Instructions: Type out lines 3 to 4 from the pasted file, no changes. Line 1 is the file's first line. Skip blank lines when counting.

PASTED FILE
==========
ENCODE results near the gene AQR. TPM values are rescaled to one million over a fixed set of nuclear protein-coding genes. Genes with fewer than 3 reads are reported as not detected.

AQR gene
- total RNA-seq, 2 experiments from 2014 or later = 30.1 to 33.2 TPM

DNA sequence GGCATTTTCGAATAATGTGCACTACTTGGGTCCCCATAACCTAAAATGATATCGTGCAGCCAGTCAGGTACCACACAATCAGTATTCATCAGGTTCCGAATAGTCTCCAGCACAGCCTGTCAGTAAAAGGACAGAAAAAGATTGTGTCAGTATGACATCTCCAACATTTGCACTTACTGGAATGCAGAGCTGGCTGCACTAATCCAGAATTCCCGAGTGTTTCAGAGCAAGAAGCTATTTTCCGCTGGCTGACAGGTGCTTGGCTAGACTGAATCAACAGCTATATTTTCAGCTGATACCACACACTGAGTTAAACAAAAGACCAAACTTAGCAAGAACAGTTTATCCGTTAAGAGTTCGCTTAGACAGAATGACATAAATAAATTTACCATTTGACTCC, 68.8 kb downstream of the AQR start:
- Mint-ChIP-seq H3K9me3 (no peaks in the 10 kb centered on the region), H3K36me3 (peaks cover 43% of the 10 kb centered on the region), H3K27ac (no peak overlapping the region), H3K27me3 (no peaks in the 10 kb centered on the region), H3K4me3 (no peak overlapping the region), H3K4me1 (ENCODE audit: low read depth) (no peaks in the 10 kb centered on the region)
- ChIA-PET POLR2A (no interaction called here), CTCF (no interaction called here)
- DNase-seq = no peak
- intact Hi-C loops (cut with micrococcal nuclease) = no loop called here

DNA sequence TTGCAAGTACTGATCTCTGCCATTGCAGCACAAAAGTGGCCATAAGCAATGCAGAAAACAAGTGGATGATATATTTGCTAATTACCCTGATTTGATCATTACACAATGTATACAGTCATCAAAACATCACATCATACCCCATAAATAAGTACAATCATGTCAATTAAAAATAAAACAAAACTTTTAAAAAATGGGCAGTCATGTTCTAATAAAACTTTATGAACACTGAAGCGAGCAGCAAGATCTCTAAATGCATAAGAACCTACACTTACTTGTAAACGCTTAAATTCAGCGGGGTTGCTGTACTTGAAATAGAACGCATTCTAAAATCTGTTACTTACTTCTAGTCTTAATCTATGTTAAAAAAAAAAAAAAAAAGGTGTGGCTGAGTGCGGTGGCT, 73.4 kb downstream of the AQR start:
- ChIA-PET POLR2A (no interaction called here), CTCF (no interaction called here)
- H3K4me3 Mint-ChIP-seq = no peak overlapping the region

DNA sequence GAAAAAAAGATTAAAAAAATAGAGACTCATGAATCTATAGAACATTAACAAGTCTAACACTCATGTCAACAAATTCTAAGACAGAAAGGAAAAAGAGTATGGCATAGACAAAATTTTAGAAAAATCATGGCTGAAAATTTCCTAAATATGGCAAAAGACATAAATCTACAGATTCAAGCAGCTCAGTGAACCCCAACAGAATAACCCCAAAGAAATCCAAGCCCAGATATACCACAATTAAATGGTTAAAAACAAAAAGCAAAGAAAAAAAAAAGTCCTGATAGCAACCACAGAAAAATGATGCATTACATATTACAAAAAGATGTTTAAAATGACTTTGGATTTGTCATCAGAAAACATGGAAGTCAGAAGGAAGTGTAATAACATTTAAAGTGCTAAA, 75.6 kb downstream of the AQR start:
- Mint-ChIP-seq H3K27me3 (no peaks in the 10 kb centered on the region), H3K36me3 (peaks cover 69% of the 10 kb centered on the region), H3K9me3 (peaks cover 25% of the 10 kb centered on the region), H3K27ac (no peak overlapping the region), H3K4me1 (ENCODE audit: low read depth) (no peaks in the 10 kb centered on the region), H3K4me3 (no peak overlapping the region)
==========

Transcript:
- total RNA-seq, 2 experiments from 2014 or later = 30.1 to 33.2 TPM

DNA sequence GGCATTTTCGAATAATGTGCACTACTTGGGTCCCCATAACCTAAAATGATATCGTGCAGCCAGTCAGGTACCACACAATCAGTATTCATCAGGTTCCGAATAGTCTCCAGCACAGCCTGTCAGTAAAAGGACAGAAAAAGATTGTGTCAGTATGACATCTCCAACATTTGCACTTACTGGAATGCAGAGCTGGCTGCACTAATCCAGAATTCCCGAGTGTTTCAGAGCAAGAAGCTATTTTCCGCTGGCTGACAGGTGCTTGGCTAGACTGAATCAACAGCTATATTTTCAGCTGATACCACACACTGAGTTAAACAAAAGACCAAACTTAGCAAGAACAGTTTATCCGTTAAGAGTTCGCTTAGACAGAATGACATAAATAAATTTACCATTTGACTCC, 68.8 kb downstream of the AQR start: